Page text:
Phildar has embraced the sun in its catalogues. Rowan will do so in February. So, this is jazzypom drooling over the patterns, and clenching her fists in frustration because she has to dress in layers. *le sigh*

So, how about the Phildar tops, then? As usual, I love their open - even exaggerated- neck lines. The simple shapes aren't too exacting, but relatively flattering and forgiving. The colours give the shapes a zip, and add life to the spring wardrobe. I love the green pullover with the exaggerated 'V' neckline. It's a nice summer sweater, warm enough for cool nights, but comfortable enough for hot days.

I like the linen coloured pullover, with its wide neckline and a pattern adding interest. I'm unsure about the belt at the bottom of the garment - I guess it prevents it from rolling up? Or, once you adjust the belt, you can get a soft volume to the bottom of the blouse?

Or the pink top (space dyed yarn) with open neckline and shirred three quarter sleeves? Drool. That's just divine. The pink jumper with the breton striped shirt underneath is cute. Very cute. I like the boldness of the hot pink juxtaposed against the stern navy and blue striped dress. Very smart, not too casual, not too try hard.

Ahhh to be a French woman - to paraphrase Oscar Wilde - they act as if they are beautiful, it is the secret of their charm.

Overall though, the patterns seem simple enough, making me want to take out Barbara Walker and give her a try. Or sign up for a day class in designing by Debbie Abrahams.

Yes, my fellow bloggers. I'm thinking about signing up for a design class. It is called, 'If you can't see it, design it.'

According to my knitting Svengali, Helen, I'm ready for a class, she says. I have the books of design how to and all this yarn in my stash, waiting to make patterns from it, but I can't leave well enough alone. She was listening to me talking about simple knitting designs with *pow* and how I don't see enough to make me want to cast on the sticks.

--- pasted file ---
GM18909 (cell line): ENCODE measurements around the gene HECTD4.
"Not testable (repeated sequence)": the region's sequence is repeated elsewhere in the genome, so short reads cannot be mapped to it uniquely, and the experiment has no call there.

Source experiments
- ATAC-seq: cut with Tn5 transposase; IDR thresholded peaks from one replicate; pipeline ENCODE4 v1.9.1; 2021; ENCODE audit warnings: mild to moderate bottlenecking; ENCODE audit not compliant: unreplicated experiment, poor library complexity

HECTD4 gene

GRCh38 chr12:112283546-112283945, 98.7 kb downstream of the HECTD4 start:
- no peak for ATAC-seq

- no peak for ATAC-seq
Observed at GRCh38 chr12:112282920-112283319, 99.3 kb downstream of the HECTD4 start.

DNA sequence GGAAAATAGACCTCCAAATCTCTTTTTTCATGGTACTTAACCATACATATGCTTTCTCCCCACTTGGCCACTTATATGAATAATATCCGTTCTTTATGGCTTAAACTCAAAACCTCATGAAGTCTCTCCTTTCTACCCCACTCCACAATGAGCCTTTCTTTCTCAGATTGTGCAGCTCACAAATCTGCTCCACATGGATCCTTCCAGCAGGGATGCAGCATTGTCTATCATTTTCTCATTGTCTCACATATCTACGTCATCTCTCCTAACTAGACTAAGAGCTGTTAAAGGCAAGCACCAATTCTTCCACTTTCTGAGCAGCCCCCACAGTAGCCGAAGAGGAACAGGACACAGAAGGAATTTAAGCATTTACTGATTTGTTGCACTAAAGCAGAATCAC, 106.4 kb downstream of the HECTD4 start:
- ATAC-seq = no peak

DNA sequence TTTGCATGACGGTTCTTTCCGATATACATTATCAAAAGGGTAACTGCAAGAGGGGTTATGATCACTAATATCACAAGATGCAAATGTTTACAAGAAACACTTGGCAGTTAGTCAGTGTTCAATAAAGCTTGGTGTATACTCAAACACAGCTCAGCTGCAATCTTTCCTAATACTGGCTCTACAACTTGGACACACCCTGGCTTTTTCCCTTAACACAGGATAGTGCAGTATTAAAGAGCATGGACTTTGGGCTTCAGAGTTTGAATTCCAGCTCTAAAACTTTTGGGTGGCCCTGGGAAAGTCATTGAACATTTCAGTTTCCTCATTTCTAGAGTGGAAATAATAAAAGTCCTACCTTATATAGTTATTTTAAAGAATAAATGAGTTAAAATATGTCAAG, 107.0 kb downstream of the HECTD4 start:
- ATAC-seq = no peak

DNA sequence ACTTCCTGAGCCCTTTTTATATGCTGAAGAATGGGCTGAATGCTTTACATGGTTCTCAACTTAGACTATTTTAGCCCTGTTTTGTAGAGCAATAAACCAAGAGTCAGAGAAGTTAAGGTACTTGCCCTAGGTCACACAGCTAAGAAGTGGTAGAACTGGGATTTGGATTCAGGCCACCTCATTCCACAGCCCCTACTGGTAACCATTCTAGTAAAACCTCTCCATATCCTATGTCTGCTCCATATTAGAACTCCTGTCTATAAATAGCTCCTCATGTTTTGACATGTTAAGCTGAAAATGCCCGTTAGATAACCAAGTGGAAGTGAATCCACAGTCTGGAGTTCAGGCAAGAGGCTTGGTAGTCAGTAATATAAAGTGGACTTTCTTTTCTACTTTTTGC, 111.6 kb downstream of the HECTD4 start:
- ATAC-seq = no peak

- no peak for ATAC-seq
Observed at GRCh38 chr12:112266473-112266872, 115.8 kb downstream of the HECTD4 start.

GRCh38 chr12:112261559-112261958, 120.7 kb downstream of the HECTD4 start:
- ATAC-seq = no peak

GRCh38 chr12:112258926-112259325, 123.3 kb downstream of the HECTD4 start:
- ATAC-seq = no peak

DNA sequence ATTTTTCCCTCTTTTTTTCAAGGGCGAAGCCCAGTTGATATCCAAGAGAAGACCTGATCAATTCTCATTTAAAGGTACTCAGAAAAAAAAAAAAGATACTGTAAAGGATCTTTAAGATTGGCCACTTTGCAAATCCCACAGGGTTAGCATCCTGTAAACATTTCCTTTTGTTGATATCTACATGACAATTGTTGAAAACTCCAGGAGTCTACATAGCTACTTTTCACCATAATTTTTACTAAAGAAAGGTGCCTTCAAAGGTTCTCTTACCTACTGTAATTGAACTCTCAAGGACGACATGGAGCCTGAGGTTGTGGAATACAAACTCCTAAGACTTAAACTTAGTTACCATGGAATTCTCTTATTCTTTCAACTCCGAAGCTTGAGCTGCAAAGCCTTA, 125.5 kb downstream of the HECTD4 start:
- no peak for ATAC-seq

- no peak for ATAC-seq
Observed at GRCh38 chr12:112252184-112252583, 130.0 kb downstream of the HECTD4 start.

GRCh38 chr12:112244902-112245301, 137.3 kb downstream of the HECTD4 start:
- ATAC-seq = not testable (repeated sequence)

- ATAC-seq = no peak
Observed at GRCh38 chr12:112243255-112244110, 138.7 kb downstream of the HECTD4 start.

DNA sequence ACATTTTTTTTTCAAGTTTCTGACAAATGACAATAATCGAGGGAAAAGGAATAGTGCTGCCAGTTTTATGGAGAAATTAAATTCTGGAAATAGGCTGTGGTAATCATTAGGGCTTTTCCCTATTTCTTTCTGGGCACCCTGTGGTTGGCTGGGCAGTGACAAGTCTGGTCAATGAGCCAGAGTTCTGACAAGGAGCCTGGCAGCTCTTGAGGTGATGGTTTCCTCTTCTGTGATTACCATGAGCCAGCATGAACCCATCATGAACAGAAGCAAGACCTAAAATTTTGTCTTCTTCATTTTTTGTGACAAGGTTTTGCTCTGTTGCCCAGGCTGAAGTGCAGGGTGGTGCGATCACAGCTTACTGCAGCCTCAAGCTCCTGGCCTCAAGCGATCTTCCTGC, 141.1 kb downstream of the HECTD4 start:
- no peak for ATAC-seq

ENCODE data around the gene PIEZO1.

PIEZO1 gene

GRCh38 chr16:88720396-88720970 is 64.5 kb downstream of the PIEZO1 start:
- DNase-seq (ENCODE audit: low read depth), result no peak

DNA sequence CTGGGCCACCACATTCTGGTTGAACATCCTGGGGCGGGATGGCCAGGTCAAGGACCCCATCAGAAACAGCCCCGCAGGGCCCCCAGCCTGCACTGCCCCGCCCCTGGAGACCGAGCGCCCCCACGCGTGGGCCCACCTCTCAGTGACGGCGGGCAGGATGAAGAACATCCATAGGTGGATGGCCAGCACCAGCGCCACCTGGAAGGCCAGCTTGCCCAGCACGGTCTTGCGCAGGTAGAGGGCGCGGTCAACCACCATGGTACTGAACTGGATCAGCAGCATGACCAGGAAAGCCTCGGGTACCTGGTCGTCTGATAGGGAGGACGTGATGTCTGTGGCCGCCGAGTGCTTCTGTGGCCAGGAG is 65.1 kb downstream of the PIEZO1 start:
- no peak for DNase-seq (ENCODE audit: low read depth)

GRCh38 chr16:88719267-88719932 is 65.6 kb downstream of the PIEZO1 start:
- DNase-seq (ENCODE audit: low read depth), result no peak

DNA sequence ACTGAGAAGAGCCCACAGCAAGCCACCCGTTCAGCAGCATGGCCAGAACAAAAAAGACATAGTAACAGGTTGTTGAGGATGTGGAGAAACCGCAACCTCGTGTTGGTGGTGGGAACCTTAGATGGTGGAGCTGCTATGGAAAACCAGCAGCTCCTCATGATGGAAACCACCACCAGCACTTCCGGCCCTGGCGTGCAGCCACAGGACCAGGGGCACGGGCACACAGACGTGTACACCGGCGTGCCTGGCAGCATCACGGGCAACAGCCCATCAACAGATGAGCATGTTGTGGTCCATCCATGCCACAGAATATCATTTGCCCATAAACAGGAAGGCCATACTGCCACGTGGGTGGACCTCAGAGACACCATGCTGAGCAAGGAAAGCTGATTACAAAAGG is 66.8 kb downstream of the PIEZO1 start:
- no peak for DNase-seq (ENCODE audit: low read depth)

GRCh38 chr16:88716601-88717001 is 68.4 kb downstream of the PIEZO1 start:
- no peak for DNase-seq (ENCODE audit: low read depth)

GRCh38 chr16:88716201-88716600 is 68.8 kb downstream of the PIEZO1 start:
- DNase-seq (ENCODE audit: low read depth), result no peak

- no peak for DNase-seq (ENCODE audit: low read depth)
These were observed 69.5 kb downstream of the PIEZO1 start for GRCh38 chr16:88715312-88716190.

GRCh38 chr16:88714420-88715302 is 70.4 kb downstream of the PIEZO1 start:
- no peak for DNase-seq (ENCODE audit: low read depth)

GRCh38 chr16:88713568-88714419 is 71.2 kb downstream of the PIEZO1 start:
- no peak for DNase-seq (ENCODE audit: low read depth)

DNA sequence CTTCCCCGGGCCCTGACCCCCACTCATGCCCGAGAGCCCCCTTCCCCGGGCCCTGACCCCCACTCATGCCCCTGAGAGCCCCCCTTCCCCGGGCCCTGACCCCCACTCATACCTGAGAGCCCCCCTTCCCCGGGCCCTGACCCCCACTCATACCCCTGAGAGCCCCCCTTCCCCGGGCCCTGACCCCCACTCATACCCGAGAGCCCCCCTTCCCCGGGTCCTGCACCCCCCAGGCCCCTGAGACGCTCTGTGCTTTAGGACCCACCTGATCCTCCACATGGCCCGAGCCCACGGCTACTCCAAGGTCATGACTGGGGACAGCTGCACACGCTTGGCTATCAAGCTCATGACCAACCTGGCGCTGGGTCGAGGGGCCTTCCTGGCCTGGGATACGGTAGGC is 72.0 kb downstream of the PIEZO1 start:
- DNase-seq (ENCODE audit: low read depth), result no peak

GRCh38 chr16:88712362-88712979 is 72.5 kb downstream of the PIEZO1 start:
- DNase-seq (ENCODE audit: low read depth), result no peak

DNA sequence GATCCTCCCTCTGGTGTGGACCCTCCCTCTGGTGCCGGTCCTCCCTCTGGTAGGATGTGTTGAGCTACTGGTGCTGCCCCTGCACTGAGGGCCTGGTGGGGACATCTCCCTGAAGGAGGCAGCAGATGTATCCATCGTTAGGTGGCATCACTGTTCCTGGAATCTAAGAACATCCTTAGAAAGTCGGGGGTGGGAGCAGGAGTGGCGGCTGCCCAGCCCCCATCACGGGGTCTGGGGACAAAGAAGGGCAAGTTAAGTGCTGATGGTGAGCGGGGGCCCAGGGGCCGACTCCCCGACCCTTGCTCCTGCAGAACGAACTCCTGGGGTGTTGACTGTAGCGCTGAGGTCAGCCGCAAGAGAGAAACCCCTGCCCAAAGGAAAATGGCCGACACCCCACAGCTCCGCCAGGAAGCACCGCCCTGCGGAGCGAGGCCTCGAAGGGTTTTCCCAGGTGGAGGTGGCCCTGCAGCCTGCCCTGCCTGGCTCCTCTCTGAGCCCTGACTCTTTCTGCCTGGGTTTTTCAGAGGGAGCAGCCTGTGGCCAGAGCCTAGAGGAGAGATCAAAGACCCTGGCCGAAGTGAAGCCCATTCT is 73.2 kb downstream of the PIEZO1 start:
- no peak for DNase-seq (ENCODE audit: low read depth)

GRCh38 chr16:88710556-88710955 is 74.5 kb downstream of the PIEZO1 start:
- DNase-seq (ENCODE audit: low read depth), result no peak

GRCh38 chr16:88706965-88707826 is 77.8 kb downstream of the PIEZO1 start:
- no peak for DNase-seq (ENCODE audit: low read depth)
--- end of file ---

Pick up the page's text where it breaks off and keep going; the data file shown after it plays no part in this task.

Also, I'd like to knit designs where the designer wants to make a good simple garment, without using up a lot of yarn (I'm looking at YOU, Debbie Bliss). Or designs where the stitch is the effect, not many colours (hello, Louisa Harding). I like Kim Hargreaves, but I need to knit other designers, try new things.

In other news, I've ripped back my neckline off the leafy Phildar jumper. I found the instructions online on the Phildar website, which make sense. Also, honestly, the neckline's been bugging me all this time.

I wore the jumper to my knit group, and everyone's eyes went towards my neckline. Especially Pat's. Pat is the neatest knitter I know, from cast on to finish. She takes her time at every step and she lives in the moment of knitting. Not that I'll ever be that perfect, but I know I can do better with the neckline, so I've reknitted it, and will get up fairly early to catch the light, so I can sew the neckline in, properly. I'm getting to the point where, I want it to be that if I make any mistakes in the work, no-one should know but me.

Anything else? I finished my long arm warmers from the Rebecca pattern. When the sun deems it fit to come out, I'll boast. I also have the DB cashmere gloves to sew up. I'll boast about those too.

Am thinking about my next garment while knitting various accessories.